The first real job in my life.
…The next job the patrons had in store for me put things into real perspective. It gave me a heads up on the shit-storm coming my way. This point was one of those tipping moments where life just escalates uncontrollably fast—no matter if you hit the brakes or not… (Read the prequel!)
Crossing a state border never looked so traumatic like in that moment. On a clear November morning, I was imminently trapped on no-man’s-land between Austria and Slovenia. Stuck-nowhere to hide. “If I pass now, there is almost a 100% chance I will make it.” Lucky for me, the “sniff” of cocaine I inhaled right before the border crossing calmed my nerves. The officers had no reason to pull me over. All it took was a just enough dimmed checkpoint-ceiling light to camouflage my black, enlarged pupils.
The celebration officially fired-up with a nice, fat joint as I was pulling to the first gas station past the border. The crappy rent-a-car I was driving down the local freeways-geared with 2 kilograms of skunk and a thousand pills of motherfuc*in ecstasy-was probably the most prized, and deciding ride in my life.
“On a clear November morning, I was imminently trapped on no-man’s-land between Austria and Slovenia.”
Let’s rewind for a minute.
Winter was approaching, and it was business as usual. I’ve gotten many friends over the past two years – a lot of addicts, and a lot of the “clean” ones-drug-dealers. The ones I liked the most were from Italy. They had the money, they were the biggest buyers, they were good with the top dogs-as a result, they-the bosses-liked me. My whole attitude and “talent” for the business finally paid off. I was rewarded with something a man can’t buy—no matter how rich he or she is—respect.
Somewhere in mid-November, I get a proposal. “Drive to Holland to pick up a load.” At last, a real job! This was an offer I just couldn’t afford to refuse.
Reminiscing upon the decision, it wasn’t really a decision. It was a cause of past decisions—when I still had a choice. Now, it was just another step I had to take treading the dusty path. Quitting school, partying till the crack of dawn while my classmates were having a good night sleep, resting for an exam the next day; leaving my father’s bakery—this whole trajectory led me here. Cause and effect.
“Reminiscing upon the decision, it wasn’t really a decision. It was a cause of past decisions—when I still had a choice. Now, it was just another step I had to take treading the dusty path.”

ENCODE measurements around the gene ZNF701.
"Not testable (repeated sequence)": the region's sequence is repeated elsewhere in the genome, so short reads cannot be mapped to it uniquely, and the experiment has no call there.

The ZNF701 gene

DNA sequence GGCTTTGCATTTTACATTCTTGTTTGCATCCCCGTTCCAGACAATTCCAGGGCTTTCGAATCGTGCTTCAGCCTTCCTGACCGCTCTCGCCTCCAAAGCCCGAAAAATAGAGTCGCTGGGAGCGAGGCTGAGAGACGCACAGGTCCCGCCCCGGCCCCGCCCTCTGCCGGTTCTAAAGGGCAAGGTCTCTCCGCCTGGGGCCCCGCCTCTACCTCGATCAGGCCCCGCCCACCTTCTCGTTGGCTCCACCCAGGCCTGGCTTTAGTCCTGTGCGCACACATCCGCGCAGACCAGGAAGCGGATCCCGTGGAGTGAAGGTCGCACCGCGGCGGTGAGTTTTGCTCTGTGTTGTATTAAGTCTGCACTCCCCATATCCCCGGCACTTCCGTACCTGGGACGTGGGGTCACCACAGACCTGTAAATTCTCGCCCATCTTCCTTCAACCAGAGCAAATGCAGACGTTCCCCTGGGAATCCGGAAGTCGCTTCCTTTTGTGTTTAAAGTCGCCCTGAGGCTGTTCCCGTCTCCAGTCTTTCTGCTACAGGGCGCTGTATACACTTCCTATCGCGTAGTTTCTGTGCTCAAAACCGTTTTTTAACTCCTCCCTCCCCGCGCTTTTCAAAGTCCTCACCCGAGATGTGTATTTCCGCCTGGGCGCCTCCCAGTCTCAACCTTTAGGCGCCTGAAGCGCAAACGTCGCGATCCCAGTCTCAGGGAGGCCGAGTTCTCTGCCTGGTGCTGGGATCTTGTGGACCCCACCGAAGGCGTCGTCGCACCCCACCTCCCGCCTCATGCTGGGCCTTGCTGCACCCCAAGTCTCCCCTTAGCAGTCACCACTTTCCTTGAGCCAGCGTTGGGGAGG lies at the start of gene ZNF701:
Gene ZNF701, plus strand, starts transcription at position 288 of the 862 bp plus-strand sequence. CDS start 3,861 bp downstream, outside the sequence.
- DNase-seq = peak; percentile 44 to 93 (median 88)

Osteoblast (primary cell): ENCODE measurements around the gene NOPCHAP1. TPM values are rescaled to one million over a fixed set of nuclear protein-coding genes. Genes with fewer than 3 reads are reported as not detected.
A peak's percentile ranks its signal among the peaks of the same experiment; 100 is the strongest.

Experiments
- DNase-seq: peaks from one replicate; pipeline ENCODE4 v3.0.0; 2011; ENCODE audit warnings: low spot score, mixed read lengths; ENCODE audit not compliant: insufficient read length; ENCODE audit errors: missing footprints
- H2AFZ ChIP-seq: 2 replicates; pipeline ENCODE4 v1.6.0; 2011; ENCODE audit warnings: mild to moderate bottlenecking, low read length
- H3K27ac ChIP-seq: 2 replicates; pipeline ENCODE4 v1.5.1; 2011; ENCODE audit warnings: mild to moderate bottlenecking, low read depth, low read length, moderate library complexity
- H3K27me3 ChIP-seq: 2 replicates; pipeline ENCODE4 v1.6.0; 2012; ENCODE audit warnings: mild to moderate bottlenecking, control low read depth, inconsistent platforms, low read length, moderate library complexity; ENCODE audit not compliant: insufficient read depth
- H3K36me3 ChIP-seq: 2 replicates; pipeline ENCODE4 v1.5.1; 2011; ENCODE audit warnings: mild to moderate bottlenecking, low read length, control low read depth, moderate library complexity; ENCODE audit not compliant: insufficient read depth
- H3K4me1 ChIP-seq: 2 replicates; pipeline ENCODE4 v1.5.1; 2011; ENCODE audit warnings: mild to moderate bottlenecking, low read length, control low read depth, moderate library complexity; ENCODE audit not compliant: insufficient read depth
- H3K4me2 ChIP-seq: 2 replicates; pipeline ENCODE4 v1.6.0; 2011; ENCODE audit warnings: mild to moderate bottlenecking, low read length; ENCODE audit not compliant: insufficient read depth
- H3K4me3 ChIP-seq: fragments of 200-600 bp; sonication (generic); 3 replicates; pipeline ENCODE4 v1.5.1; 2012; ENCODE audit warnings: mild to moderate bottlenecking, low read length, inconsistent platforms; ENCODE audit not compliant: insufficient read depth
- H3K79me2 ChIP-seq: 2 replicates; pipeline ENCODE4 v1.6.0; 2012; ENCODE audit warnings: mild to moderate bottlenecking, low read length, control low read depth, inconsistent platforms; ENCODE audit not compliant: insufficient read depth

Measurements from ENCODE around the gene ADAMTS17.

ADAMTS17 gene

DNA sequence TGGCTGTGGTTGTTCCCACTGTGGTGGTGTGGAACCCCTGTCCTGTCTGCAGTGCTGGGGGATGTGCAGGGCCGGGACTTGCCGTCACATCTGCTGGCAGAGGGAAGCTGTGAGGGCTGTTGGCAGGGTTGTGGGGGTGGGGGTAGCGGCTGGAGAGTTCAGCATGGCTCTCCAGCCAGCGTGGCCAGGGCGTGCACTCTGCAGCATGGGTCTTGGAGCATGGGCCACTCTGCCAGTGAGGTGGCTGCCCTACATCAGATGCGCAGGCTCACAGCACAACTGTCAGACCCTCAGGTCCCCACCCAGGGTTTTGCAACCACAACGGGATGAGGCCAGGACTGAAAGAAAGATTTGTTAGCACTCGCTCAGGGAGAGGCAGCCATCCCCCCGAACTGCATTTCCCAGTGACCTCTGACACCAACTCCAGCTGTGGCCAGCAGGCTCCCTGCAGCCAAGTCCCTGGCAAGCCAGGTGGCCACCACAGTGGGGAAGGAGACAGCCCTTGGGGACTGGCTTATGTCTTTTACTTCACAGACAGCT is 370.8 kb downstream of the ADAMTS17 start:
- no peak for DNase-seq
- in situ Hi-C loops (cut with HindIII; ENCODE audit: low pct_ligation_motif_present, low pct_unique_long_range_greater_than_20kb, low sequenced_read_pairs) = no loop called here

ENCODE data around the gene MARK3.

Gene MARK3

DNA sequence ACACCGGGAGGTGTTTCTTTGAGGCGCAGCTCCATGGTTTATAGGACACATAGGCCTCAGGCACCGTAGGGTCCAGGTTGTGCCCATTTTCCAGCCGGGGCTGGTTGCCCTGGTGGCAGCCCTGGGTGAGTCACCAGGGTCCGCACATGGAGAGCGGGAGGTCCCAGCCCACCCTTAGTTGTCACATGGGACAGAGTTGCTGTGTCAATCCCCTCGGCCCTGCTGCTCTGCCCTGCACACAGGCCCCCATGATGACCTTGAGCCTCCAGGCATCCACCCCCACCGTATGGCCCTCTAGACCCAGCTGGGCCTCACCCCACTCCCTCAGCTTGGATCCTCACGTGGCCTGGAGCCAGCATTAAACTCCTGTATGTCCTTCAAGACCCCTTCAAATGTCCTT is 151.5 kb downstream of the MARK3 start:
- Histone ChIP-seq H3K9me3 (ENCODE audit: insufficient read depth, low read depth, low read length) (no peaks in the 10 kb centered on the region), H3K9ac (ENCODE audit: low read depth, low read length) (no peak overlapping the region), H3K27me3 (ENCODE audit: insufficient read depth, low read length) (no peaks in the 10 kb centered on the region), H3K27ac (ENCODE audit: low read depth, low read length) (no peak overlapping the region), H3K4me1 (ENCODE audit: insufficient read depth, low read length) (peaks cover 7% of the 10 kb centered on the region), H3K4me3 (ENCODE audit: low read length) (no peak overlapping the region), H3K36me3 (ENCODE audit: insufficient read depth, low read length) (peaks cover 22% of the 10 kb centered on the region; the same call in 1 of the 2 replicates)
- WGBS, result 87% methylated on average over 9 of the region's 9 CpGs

It was all arranged for me. The only thing I had to do was to deliver the money to the Dutchmen and drive the car back home. That’s a 14-hour trip we are talking about—you can be sure I had some “painkillers” on me. A $100 worth of cocaine in my nostrils later, I arrived to welcome a foggy, early morning’s Rotterdam’s sky. Checked-in at the already paid hotel crashed, and woke up to a sturdy series of knocks on my room-doors, way past the sun-down. Three guys stood right in front of me.
A set of greying, dark, two-day beards, shadows under their eyes and a semi-paranoid look confirmed they can’t be other than my guys. I welcomed the colleagues in and served them some leftover white-powder. When the cocaine and the conversation, fuelled by broken English started to run on fumes, they became jumpy. “See you!” I tossed the keys to the other side of the table, fearing what the second rendezvous might bring.
My nerves were slowly starting to follow me, wear me down wherever I went. Even to the “coffee-shops” (one can buy and smoke weed there!) where the thick, legalised veggie fumes filled up the ceiling, causing the lights to dim more and more. Almost like an overture for the incoming life on “auto-pilot”.
There was no time for breakfast. I had to pick up the car god knows where-in some Gastarbeiter, second-class district on the outskirts of the city. I felt like I was in a movie scene where the “good” and the “bad” guys stood on each side of the road with rolling tumbleweed cutting in between the flared-up crossfire. The fellas surely must have known I was a complete rookie, but even so, they decided not to exploit this fact. For that, I’m still thankful. We shook hands, they gave me the keys, everything went smoothly. I even got a gram for the road.
“We shook hands, they gave me the keys, everything went smoothly. I even got a gram for the road.”
Right at the time when my 20-year old brother was taking over dad’s bakery business-entrusted with running all the family’s fortune-I was shaking with cold-sweats about to start an international border incident. Ironically, cold sweats are the body’s response in a “fight-or-flight” situation. The body obviously still hadn’t figured out it was trapped in a mind with no decisions left.
You’ve probably heard the saying: “The road to success is paved with failure.” In my case, failure was paving its own road. One brick at a time. And there were many more bricks to come.